The role of dietary protein in the pathogenesis of osteoporosis
It has long been known that systemic acidosis brings about depletion of the skeleton via negative calcium balance. In vivo, acidosis can occur systemically due to renal, bronchial or gastrointestinal disease, diabetes, severe (anaerobic) exercise, excessive protein intake, ageing, or menopause. The oxidation of proteins containing sulphur and phosphorus ultimately yields H+ residues corresponding to sulphuric and phosphoric acids, which must be excreted via the kidneys. The average Western diet has been estimated to generate an inorganic H+ residue of about 0.1 mol/day, which is equivalent to about 8 ml of concentrated hydrochloric acid. Recent data indicate that excess acid generated from high protein intakes increases calcium excretion and bone resorption, assessed as urinary pyridinoline and deoxypyridinoline. However, epidemiological studies have also found a signifi cant positive relationship between protein intake and bone mass or density. Similarly, isotopic studies in humans have also demonstrated greater calcium retention and absorption by individuals consuming high-protein diets, particularly when the calcium content of the diet was limiting. High-protein intake may positively impact bone health by several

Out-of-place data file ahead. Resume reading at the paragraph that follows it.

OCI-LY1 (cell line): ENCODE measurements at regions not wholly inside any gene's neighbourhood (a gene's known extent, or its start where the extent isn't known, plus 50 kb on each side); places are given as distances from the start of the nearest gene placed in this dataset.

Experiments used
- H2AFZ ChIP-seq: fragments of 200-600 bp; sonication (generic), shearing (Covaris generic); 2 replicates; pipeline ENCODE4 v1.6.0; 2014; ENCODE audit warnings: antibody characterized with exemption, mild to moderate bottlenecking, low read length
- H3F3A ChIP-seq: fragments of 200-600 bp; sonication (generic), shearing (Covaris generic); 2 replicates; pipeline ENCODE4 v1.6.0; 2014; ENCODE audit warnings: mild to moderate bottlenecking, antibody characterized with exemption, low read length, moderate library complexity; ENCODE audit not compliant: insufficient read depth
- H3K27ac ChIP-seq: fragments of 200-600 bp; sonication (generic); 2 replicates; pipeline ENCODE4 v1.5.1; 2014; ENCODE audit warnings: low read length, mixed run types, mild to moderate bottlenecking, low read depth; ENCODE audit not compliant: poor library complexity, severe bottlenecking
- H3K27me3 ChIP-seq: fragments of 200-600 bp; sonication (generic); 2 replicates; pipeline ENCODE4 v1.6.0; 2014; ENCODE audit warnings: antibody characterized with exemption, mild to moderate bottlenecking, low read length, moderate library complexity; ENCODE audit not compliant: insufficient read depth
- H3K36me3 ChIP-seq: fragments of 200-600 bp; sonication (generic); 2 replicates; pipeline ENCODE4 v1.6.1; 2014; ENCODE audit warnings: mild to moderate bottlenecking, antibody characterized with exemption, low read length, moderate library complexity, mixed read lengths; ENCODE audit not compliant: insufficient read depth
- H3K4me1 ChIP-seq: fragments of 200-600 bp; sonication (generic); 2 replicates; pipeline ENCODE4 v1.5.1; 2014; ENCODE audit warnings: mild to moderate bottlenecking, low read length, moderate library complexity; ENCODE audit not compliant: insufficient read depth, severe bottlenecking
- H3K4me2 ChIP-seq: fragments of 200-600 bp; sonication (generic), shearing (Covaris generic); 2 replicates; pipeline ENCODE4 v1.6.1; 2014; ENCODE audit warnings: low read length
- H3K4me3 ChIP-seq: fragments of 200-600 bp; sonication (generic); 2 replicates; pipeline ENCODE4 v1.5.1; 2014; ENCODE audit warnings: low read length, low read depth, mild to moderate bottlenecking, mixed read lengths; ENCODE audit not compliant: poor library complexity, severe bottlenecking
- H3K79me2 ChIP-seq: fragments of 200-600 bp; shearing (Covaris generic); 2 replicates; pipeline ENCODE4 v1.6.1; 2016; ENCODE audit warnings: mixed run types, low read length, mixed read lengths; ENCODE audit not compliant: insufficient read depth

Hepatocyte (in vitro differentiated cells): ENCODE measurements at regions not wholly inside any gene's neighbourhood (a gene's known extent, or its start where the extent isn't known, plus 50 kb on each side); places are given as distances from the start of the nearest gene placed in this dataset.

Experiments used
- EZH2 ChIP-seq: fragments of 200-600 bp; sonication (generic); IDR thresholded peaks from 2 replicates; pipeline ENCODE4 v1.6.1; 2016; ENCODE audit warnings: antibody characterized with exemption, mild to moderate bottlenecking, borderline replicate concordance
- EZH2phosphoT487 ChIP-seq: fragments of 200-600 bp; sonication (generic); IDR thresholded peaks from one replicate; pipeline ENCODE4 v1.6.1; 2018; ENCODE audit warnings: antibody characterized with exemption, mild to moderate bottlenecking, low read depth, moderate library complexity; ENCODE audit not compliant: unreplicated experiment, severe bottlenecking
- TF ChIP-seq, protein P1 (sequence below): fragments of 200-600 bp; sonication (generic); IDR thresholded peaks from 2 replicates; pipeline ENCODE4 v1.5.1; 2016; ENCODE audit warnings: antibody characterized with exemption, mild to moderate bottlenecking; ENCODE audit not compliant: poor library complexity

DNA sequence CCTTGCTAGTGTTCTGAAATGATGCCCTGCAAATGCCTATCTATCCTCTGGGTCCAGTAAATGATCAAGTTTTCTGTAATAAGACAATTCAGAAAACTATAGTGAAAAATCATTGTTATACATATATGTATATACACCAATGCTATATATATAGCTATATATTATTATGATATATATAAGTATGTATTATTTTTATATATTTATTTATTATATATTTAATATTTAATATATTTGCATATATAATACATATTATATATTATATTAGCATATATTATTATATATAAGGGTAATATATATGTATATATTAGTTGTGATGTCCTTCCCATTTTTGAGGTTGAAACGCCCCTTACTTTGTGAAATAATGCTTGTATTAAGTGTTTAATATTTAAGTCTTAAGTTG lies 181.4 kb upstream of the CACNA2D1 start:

mechanisms, including calcium absorption, stimulation of the secretion of insulin-like growth factor-1, and enhancement of lean body mass. The perception that high intake of dietary protein brings about a large enough shift in systemic pH to increase
osteoclastic bone resorption seems weak..